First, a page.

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The final days of this academic year have been a concoction of emotion, nostalgia, fear, anticipation and rush. For some odd reason, we still had classes on Monday despite it being our penultimate day before departure. Frankly, there was little real learning going on, but in some cases it was useful in tying up loose ends and preparing for the summer holidays. I also lunged my library of stuff from the school library back to the house. I had no idea I had so much stuff – textbooks, workbooks, papers, notes, files – until I had to carry it myself.
Tuesday was a bit crazy. We spent most of it running around, packing our stuff, writing in yearbooks and recycling/rubbishing lots of stuff. The house looked a downright mess but it eventually got sorted out. Just before dinner, we had the Graduation Assembly for second years. It’s suffice to say that both Valerie and Bill (both Americans, 2nd and 1st year respectively) gave top of the notch speeches. A buffet dinner followed but it were the many group photos that inevitably followed which seemed most important.
The first group of first years left at 10pm Tuesday night. I myself left on the Wednesday morning bus. Although no tears did flow despite what I’d anticipated, it was none-the-less a heartfelt departure. My second years have had a real and major impact on me in the last year and they will be sorely missed.
Best Wishes to all of you.
I love you, truly.
To first years – see you after summer, 2 months are a long time, but a 9 month bond isn’t that easy to break.
The Bristol Schools Debating Competition 2011 was held on Saturday 12 February 2011 at the Language Department at Bristol University, Bristol, UK. For my personal recount, see this post.
Currently, no official tab has been released, but here are the results I copied down. All errors are my fault only.
[UPDATE] Ben Walker, Convenor, has released the tab in an email saying:
Please find attached the tab from the Bristol Schools competition on Saturday.
Many thanks to everyone who took part, as well as to Sheraz Qureshi for CAing.
We had a lot of fun, and we hope you did too!
R1: THW require all schools to admit a mix of student representative of the socioeconomic make-up of the country as a whole
R2: THBT developing countries should nationalize their resources
R3: THW ban pornography
R4: THBT religion has, on balance, caused more harm than good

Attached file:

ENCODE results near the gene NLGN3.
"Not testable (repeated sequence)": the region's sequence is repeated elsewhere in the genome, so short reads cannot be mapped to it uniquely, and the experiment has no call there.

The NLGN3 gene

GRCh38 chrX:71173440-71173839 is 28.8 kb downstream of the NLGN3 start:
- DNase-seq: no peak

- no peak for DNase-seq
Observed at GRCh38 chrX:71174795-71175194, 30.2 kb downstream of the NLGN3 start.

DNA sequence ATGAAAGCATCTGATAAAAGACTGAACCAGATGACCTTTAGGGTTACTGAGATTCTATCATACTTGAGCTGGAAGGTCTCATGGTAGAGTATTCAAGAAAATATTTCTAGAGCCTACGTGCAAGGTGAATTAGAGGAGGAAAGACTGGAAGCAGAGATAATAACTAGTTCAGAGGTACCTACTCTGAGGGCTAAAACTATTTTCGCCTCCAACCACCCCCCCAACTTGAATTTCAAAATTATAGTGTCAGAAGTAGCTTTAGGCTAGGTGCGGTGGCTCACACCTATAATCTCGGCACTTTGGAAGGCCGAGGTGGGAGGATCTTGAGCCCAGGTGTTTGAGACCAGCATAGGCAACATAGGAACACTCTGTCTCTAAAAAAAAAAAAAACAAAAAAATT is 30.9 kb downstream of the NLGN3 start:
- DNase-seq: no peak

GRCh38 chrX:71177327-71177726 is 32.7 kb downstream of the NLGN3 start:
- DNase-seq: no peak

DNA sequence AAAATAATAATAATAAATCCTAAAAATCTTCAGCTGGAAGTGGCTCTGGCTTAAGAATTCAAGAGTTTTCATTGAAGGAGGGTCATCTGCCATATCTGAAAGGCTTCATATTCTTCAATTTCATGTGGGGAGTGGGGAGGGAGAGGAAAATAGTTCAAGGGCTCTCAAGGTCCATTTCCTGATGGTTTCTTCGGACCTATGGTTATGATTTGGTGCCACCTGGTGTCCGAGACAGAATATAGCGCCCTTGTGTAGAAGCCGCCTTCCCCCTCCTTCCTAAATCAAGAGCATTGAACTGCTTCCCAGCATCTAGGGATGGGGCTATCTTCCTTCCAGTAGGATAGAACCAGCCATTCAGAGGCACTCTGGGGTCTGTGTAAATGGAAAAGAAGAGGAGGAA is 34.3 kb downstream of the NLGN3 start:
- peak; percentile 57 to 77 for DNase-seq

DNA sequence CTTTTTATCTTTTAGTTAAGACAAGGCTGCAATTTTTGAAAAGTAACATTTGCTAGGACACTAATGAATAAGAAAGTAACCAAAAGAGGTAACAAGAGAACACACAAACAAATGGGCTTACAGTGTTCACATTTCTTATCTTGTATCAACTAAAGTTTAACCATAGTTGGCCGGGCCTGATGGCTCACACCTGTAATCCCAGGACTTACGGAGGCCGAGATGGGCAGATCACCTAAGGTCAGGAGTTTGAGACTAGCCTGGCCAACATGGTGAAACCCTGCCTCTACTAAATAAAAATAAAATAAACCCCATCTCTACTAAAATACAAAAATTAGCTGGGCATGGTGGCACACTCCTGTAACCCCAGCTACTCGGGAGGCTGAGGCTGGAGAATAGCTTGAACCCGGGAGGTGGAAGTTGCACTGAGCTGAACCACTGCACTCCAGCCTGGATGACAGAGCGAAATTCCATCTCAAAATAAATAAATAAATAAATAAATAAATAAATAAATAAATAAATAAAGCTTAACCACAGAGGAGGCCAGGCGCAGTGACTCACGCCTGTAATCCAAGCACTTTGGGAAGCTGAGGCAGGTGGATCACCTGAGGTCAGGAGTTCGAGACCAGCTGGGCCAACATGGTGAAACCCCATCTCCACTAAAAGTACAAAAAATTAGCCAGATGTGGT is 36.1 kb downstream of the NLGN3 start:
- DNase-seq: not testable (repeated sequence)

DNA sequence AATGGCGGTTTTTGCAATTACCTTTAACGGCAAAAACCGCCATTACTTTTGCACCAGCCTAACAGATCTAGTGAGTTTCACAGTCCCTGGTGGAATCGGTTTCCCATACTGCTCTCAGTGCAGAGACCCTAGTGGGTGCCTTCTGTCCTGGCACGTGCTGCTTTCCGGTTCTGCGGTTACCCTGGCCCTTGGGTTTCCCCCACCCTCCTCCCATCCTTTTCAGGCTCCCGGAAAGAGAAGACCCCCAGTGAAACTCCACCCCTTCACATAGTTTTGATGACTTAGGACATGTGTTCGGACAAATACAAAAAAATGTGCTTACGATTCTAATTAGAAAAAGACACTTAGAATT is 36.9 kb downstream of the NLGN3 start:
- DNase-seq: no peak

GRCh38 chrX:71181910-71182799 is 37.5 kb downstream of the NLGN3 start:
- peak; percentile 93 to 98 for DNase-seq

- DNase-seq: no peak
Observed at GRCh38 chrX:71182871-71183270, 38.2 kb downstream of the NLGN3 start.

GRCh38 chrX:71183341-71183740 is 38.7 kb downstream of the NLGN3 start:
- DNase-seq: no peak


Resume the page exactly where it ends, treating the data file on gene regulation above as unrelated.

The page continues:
GF: THBT violent protest is legitimate in western liberal democracies
Note: The one day tournament featured a direct break into the Grand Finals.
- Cheney A – 11 team points – 612 total speaker points
- Emily Fernandes – 306
- Elizabeth Romanis – 306
- Siofra Dromgoole – 301
- Mercy Hadfield – 300
- Freddy Powell – 303
- Zac Levin – 297
- Paul Lau – 307
- David Wigley – 306
- Imogen Hamilton-Jones – 304
- Sarah O Keeffe – 303
Champion: Cheney A – Emily Fernandes and Elizabeth Romanis
Best Speaker: Paul Lau (Composite A)
As a leading educational institution, it was hardly surprising that the United World College of the Atlantic constantly ‘reflected’ on the learning and education at the school. Indeed, this concept of ‘reflection’ or ‘metacognition’ has been exactly the aim of our new ‘Approaches to Learning’ (ATL) courses that closely resemble what I was taught during my ‘Learning to Learn’ lessons in Hong Kong, a few years back. However, it was quite a surprise for me to learn that as part of the schools’ new ‘Atlantic College Mission Initiative’, entire weeks would be taken out of term time in order to be dedicated to certain academic enrichment programs.
In this case, the 4 days from Sunday the 26th to Wednesday the 29th, were dedicated to exploring the various ways we learn, how education can be enhanced and to what extend various factors affect our perception of the world. Drawing on the knowledge of a large number of experts in their respective fields, we the students, broke into smaller groups to discuss these issues on a more practical basis and its application to the Atlantic College community. The conference was well attended with the Principals of the UWC in Norway and the UWC in Hong Kong as well as visitors from the International Baccalaureate offices.
However, the highlight for me was the speech by the founder of the initiative, John Abott, who devoted nearly 3 hours to discussing the human capacity to learn and how this can best be exploited and unlocked. Drawing together a multitude of education theories and concepts, he explored with us ideas such as Flow (something that is so engaging that you don’t get tired going it), Internal Drive (interest that comes from one being the best motivator) and Mentorship (how assimilation is often ineffective but where copying a mentor and improving on it is highly effective). I look forward to reading ‘Over-schooled and Under-educated’, John Abott’s book, in the near future.
Other memorable presentations and discussions included Read the rest of this entry »